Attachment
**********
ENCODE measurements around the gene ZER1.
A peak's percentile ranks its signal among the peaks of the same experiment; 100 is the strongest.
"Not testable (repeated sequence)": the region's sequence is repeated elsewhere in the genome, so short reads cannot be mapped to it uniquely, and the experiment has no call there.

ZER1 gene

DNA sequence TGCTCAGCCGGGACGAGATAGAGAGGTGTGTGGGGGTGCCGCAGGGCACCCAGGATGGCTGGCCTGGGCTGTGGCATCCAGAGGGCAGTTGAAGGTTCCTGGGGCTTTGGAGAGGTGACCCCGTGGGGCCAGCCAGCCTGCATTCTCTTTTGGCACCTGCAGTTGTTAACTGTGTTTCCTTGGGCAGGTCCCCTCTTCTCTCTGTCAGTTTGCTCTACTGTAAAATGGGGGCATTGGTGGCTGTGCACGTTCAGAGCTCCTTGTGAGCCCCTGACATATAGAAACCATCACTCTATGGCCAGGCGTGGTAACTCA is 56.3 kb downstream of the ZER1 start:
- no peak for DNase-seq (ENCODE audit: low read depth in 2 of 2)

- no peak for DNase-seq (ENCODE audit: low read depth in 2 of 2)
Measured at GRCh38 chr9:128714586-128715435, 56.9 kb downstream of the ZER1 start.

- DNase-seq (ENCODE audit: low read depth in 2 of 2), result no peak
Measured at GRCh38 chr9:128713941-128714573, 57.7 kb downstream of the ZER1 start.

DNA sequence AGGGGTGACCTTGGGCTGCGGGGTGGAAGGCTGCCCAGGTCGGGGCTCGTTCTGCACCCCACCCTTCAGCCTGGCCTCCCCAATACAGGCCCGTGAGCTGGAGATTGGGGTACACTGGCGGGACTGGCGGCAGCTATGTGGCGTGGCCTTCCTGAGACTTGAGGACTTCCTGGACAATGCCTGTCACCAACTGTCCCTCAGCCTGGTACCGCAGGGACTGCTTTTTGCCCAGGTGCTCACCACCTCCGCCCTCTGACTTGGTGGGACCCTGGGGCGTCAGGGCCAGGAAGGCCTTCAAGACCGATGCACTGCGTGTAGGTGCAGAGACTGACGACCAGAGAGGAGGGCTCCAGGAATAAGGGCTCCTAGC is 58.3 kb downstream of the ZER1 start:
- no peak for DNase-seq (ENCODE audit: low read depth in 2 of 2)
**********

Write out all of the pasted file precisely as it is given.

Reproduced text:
ENCODE measurements around the gene ZER1.
A peak's percentile ranks its signal among the peaks of the same experiment; 100 is the strongest.
"Not testable (repeated sequence)": the region's sequence is repeated elsewhere in the genome, so short reads cannot be mapped to it uniquely, and the experiment has no call there.

ZER1 gene

DNA sequence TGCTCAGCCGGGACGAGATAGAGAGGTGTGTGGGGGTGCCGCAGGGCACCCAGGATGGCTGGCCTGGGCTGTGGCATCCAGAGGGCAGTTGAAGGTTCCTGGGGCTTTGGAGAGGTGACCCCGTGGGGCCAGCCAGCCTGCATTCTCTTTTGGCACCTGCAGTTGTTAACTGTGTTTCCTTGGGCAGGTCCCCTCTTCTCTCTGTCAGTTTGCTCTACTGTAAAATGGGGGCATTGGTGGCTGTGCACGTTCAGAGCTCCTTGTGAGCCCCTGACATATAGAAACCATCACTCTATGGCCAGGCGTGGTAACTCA is 56.3 kb downstream of the ZER1 start:
- no peak for DNase-seq (ENCODE audit: low read depth in 2 of 2)

- no peak for DNase-seq (ENCODE audit: low read depth in 2 of 2)
Measured at GRCh38 chr9:128714586-128715435, 56.9 kb downstream of the ZER1 start.

- DNase-seq (ENCODE audit: low read depth in 2 of 2), result no peak
Measured at GRCh38 chr9:128713941-128714573, 57.7 kb downstream of the ZER1 start.

DNA sequence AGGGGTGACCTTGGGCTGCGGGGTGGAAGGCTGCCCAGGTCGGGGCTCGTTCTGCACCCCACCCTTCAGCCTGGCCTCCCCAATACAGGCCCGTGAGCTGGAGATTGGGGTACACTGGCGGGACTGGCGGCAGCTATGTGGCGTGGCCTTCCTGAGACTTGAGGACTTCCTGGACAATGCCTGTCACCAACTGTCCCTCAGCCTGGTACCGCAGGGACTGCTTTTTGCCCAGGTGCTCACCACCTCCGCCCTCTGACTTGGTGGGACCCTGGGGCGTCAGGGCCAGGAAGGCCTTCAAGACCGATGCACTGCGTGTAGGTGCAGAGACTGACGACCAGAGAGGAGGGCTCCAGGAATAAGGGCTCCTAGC is 58.3 kb downstream of the ZER1 start:
- no peak for DNase-seq (ENCODE audit: low read depth in 2 of 2)